In the blink of an eye, the investing world has gone from “risk off” to “risk on”. Can you believe it was only a fortnight ago that the “A” in USA stood for Armageddon, as American lawmakers did their dirty laundry in front of the world? Today the “A” in USA stands for Amazement, as the American market climbed to an all-time intraday high shortly after the US economy was pulled back from the brink. I don’t know about you but I cannot allow my investing decisions be determined by what politicians may or may not do. Investing is…
In the blink of an eye, the investing world has gone from “risk off” to “risk on”. Can you believe it was only a fortnight ago that the “A” in USA stood for Armageddon, as American lawmakers did their dirty laundry in front of the world?
Today the “A” in USA stands for Amazement, as the American market climbed to an all-time intraday high shortly after the US economy was pulled back from the brink.
I don’t know about you but I cannot allow my investing decisions be determined by what politicians may or may not do. Investing is far too important to be influenced by the whims and wishes of a handful of lawmakers.
Billionaire investor and author of Margin of Safety, Seth Klarman, once said that much can go wrong when investing. These include numerous factors beyond our control such as the economy, interest rates, war and politics.
But Klarman added that other factors are under investors’ control, but are not always controlled. These include staying within your circle of competence, prudent diversification and not overpaying. He also urges investors to react rationally to news or market events.
Klarman has given us plenty to think about. But the gist of his advice is to behave rationally, act logically and invest sensibly.
Consequently, it is important when investing to have an overview and understanding of where everything is going. Once you have built a clear picture in your own mind then try to fit your investing decisions into that rather than try to react to what is happening on a day-by-day basis.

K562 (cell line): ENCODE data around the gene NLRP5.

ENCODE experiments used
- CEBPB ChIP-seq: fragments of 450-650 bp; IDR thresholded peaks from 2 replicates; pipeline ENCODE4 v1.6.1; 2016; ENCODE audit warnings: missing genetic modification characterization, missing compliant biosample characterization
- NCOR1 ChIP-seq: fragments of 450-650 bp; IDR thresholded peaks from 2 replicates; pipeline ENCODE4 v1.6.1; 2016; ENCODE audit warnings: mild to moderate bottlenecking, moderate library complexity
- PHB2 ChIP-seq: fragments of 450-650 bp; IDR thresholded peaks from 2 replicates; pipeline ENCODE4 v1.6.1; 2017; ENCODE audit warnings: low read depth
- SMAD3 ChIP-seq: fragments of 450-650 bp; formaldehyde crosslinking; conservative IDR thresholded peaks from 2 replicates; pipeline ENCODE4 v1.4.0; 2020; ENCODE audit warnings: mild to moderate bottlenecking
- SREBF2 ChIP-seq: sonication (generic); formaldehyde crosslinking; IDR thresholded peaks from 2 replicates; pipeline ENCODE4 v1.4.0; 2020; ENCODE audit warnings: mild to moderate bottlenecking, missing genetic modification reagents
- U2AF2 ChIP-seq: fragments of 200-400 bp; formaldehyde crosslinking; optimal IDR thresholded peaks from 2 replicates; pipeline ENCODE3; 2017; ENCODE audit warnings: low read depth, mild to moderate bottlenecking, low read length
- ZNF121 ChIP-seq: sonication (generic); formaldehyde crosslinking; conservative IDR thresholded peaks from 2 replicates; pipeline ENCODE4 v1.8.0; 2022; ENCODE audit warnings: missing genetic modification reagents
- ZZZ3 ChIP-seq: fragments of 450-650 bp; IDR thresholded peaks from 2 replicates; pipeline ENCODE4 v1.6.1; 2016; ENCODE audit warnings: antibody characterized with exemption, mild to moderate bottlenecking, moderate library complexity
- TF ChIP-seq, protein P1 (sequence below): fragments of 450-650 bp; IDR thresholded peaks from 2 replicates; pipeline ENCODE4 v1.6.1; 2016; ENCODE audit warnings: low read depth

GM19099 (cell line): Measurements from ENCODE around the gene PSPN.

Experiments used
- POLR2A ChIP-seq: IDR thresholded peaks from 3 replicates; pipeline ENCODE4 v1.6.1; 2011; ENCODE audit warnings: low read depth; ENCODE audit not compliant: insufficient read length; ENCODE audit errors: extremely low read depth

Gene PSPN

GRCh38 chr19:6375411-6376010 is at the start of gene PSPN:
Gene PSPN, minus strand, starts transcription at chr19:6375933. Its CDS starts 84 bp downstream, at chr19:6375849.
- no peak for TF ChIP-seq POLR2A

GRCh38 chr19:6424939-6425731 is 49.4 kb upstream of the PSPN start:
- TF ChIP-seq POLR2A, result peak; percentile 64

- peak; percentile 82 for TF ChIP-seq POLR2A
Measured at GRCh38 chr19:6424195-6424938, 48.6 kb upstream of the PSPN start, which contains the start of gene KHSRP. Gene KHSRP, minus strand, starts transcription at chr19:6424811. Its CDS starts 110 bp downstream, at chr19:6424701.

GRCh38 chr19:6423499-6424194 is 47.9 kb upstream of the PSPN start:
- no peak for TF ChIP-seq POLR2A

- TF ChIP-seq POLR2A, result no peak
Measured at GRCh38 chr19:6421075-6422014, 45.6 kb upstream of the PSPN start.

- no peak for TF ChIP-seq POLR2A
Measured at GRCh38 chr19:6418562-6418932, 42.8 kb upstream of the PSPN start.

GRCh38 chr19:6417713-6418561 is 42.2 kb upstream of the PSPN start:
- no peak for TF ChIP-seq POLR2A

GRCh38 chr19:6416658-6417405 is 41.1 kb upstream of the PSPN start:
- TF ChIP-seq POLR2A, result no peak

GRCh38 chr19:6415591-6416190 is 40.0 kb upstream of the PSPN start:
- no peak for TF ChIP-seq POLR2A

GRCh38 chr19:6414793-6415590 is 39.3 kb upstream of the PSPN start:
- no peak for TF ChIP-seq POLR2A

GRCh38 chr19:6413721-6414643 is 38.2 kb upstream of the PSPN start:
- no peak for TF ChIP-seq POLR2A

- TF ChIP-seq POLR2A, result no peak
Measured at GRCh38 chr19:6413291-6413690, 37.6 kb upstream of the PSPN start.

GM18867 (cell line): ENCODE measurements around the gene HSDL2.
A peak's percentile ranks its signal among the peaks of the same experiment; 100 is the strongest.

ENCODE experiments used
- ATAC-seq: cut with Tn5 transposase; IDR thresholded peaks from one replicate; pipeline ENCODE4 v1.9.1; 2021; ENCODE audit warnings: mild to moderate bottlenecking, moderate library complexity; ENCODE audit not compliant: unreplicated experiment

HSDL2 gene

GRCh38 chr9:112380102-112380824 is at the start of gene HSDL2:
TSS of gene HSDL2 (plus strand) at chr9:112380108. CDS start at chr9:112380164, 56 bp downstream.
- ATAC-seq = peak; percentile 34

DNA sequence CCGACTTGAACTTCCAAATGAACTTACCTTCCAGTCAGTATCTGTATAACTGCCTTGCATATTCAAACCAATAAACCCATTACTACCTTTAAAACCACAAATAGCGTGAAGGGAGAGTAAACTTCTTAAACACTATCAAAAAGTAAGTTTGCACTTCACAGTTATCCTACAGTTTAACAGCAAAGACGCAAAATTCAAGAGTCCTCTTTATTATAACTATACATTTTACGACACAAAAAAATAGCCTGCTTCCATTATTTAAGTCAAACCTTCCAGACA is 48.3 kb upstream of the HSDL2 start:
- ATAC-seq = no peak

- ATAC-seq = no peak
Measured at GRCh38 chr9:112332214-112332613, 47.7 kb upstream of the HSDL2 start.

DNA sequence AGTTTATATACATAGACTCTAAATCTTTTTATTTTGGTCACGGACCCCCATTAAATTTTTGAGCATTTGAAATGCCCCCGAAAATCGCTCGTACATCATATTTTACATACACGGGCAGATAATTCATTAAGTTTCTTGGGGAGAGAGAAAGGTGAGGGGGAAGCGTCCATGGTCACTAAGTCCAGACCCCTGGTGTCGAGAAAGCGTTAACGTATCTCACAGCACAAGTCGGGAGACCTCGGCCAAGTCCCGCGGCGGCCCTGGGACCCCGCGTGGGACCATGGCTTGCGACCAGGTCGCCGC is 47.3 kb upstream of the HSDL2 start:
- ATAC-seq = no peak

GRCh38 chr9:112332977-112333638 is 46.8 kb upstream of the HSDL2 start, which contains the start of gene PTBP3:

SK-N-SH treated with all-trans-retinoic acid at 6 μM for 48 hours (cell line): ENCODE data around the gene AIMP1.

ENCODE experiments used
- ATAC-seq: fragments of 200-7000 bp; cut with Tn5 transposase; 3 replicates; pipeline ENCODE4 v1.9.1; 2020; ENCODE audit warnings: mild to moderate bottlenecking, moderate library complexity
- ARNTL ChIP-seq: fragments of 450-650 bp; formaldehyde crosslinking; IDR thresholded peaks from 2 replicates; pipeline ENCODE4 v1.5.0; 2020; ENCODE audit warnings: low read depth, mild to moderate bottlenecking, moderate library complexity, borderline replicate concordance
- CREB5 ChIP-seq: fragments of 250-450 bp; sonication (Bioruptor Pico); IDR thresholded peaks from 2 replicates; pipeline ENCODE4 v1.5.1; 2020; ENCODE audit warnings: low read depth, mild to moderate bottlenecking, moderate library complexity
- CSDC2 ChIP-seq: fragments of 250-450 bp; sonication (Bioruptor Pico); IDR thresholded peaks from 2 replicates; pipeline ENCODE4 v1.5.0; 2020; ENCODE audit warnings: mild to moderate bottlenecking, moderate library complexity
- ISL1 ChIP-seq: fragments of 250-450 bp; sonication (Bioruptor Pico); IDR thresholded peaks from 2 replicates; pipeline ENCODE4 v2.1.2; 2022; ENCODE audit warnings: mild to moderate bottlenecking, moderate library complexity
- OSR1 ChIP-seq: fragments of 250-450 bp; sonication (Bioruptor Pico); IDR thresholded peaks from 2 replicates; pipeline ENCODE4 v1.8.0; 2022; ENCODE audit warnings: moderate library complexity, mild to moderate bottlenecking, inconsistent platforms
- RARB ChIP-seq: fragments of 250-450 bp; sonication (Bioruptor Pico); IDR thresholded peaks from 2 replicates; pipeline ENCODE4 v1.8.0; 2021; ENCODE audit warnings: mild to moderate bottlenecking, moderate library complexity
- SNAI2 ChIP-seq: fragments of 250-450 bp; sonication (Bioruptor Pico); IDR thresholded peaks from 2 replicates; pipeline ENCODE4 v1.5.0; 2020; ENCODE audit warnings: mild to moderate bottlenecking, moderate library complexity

At the moment that is especially relevant because there are days when you might think the world is going to hell in a handcart. And then we have days when you might think that nothing can possibly go wrong.
If you make investment decisions on that basis, then you are almost certainly going to make bad investment decisions because it is highly unlikely that either of those things is true.
However, human nature, being what it is, will try to push us from one extreme to the other. Just take a look at the Straits Times Index (SGX: ^STI) over the last 12 months. It is currently around 3,200 points but it has been as low as 2,945 points and rose to a high of 3,454 points since October last year.
Therefore it is important to stay within our circle of competence because risk, as Warren Buffett pointed out, comes from not knowing what you are doing.
If you stay within your circle of competence and invest in what you know, then you are less likely to let fear of the unknown deter you from utilising your capital even at a time of deepest market pessimism.
So, try to know a few stocks really well. In fact, know them like you know the back of your hand. As an expert in those well-chosen companies, you should know better than anyone when they have been unfairly punished by the market.
Next comes the interesting part, which will help establish whether you are a true investor. The litmus test was provided by Seth Klarman.
He said if the price of one of your stocks goes down by half and you are champing at the bit to buy more, then you are a true investor. But if you don’t, then you are not an investor. Instead you are a speculator, and you shouldn’t be in the market in the first place.
A version of this article first appeared in SIAS eNewsletter.
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